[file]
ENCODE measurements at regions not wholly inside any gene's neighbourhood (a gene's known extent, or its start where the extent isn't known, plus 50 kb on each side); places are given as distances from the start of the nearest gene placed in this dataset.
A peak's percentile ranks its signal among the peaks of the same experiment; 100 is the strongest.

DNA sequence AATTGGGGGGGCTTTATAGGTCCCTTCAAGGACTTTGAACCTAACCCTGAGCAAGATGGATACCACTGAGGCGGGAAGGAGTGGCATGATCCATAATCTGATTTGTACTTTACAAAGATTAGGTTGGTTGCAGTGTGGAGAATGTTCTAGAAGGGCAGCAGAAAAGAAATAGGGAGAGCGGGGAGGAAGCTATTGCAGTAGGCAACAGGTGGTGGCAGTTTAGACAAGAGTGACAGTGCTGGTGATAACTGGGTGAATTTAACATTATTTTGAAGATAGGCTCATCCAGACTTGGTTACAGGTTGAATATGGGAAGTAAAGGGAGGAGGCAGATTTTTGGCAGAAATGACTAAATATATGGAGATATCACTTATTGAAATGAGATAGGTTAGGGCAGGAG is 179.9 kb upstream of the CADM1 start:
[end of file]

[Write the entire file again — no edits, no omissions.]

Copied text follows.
ENCODE measurements at regions not wholly inside any gene's neighbourhood (a gene's known extent, or its start where the extent isn't known, plus 50 kb on each side); places are given as distances from the start of the nearest gene placed in this dataset.
A peak's percentile ranks its signal among the peaks of the same experiment; 100 is the strongest.

DNA sequence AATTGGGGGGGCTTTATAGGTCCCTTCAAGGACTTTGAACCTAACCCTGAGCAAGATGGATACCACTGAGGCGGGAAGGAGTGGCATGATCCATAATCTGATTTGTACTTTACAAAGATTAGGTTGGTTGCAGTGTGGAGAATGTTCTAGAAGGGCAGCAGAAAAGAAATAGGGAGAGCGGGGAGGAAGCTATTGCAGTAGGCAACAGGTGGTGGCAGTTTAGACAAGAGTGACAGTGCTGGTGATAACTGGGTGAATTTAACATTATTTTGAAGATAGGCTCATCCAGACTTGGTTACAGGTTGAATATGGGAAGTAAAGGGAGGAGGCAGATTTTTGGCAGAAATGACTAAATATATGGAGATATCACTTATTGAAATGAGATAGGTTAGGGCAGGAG is 179.9 kb upstream of the CADM1 start: